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Books published by TBK Publishing

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  • by Hans Peter Bech
    £6.99 - 32.99

    Foreword by Preben Damgaard "Building Successful Partner Channels" is a book laying out the roadmap for achieving global market leadership through independent channel partners in the software industry. The book applies the business model and business model environment frameworks developed by Alexander Osterwalder and Yves Pigneur and concludes that taking the indirect route to market adds an additional layer of complexity to our business model as we leave the control of finding, winning, making, keeping and growing happy customers to third parties. The book explains that the direct and the indirect go-to-market approach are not options we can choose freely between, independent of the nature of our business model and business model environments and it discusses when the indirect go-to-market approach is applicable and advantageous and when it is not. The book concludes that taking the indirect route to market requires that the channel is an integrated element of our product offering and value proposition. The indirect route to global market leadership requires developing and maintaining a channel partner program and the book lists all the elements of this program including the critical channel partner P&L model. The book concludes that our partner program will change substantially as we move from early stage channel building to the mature mode where most of our revenue comes from existing channel partners. The book describes the process for channel partner recruitment, and concludes that the initial process is very similar to the process of hiring top performing sales people. However, where we pay staff to perform their duties from the day they join, channels partners will have to make substantial investments before they reap the benefits of the cooperation. Channel partner recruitment is therefore initially a long process requiring substantial investments. The dynamics of channel partner recruitment changes as we move from the early mode channel development stage to the mature stage and the book recommends that we should recruit as many channel partners as we possibly can. We then let them demonstrate where they belong in the channel pyramid classifying channel partners and the book discusses how we should manage each group. A full chapter is devoted to discuss adopting the indirect channel approach at a later stage after having applied a direct approach first, introduces some simple sanity checks to verify if switching is feasible and explains how this switch can be accomplished.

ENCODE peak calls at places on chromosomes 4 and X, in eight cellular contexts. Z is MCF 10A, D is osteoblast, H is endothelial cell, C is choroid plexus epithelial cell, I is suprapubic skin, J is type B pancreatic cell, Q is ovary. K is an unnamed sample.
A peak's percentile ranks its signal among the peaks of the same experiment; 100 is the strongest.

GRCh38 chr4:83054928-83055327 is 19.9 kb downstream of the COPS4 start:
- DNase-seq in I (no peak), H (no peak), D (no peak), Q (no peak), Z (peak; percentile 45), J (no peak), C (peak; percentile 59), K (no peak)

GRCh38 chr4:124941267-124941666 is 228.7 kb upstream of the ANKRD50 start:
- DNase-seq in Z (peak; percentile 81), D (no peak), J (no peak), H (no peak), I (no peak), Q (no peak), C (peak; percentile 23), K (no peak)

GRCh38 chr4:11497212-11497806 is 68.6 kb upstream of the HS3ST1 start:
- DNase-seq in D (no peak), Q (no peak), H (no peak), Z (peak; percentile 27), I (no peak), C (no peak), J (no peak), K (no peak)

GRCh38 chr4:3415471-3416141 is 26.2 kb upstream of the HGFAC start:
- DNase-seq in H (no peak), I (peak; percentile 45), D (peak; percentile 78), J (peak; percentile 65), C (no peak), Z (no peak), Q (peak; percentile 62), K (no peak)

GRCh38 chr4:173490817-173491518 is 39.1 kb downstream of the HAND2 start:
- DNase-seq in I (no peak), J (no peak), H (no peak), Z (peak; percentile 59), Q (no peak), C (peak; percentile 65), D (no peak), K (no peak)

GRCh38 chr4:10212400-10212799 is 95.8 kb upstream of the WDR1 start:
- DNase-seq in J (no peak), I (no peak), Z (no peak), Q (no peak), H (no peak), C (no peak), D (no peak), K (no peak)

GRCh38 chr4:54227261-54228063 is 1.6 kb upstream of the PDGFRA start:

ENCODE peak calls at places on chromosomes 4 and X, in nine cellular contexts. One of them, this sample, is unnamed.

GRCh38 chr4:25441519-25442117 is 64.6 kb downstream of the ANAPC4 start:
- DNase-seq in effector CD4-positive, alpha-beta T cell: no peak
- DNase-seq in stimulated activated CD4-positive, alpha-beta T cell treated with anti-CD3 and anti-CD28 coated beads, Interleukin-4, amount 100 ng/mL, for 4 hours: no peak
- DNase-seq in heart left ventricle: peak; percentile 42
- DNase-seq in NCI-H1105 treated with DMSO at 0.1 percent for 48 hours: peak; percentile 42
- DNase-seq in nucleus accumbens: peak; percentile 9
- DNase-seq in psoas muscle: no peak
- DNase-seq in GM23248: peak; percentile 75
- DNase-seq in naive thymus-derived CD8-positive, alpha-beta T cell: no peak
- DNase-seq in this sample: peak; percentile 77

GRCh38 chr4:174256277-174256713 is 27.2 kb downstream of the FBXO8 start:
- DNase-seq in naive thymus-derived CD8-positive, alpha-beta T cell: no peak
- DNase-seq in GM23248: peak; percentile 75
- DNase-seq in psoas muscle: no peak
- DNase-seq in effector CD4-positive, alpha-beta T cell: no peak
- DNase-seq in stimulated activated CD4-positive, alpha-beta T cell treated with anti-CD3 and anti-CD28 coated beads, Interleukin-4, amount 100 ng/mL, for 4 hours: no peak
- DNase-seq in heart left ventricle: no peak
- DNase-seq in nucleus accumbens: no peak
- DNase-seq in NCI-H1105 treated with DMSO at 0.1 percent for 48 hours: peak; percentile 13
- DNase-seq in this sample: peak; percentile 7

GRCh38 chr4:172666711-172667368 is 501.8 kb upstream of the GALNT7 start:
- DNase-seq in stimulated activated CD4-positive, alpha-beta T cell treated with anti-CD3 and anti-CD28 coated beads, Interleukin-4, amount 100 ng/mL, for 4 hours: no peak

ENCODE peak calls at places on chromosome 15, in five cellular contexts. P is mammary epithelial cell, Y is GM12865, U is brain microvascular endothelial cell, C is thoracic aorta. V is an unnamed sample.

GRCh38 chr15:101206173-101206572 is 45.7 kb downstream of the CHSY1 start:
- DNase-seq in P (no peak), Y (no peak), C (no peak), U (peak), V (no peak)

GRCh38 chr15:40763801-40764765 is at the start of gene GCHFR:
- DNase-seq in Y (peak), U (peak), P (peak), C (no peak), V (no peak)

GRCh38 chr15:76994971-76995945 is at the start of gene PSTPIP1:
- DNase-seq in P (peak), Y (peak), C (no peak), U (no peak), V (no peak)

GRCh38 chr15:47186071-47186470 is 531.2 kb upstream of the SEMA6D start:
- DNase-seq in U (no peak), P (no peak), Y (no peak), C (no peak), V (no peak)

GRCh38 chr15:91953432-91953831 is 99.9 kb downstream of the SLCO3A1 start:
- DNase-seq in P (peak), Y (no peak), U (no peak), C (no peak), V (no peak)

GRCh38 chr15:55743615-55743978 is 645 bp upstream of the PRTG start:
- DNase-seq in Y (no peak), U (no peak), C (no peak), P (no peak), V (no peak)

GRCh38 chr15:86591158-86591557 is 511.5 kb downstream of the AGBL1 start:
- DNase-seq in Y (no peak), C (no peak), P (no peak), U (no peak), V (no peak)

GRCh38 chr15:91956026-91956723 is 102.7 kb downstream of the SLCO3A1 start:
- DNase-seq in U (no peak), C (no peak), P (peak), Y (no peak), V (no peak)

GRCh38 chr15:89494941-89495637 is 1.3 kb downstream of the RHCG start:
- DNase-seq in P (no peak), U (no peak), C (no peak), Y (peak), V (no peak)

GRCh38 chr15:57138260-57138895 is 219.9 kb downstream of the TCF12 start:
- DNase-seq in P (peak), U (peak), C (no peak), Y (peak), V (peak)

• - Global Expansion in the Software Industry on a Small Budget
    by Hans Peter Bech
    £20.49 - 32.99

    Going Global on a Shoestring is a handbook for the executives and business developers in small and medium sized software-companies (20-200 employees) that lay out the strategies for global expansion as well as perform the actual field work with winning the first customers abroad.It is a book about how to get the first customers outside your domestic market. We could call it establishing the foundation for global growth. Getting that foundation in place and then scaling it to market leadership are two very different tasks. This book is mainly about the first task and not so much about the other.The book is based on Everett M. Rodger’s principles around Diffusion of Innovations, Alexander Osterwalder’s business model framework, thirty case stories from the industry and the author’s personal experience with growing companies from incubation to global market leadership. It provides a practical approach to international expansion, when you cannot afford making big mistakes.

  • - The In-depth Case Study of What Became Microsoft’s First Billion Dollar Acquisition Outside the USA
    by Hans Peter Bech

    In May 2002, Microsoft acquired Navision, a Danish provider of ERP software for the midmarket. With the price tag of USD 1.45 billion, it was Microsoft’s biggest acquisition to date.5,460 Miles from Silicon Valley is a book primarily about Damgaard Data, a company set up in 1984 by two brothers, 23-year-old Erik and 21-year-old Preben Damgaard. Less than eight years later, the company had an annual turnover of USD 12.5 million and employed 100 people.In 1994, with the objective of bringing the company’s products onto the global market, IBM bought into Damgaard Data. This turned out to be a troublesome collaboration and in 1998, Erik and Preben bought out IBM’s share of the business.In October 1999, Damgaard Data was listed on the Copenhagen Stock Exchange and within three weeks, its value soared to nearly USD 1 billion. Unfortunately, the excitement was short lived. Only a few months later, at the beginning of December, a sudden drop in revenue sent the share price plunging.The company’s principal competitor, Navision Software, soon suffered a similar fate and the two companies decided to merge under the name Navision. The goal was to re-establish market trust by once again producing impressive growth and earning rates.The strategy worked and in 2001 Microsoft called.The book, more than 500 pages long, is a detailed account of the history of Damgaard Data and Navision Software. Based on more than 200 hours of interviews as well as on research into more than 1,000 internal and external sources, it is an in-depth analysis of the grit, perseverance and more than a little good luck necessary for entrepreneurial success.

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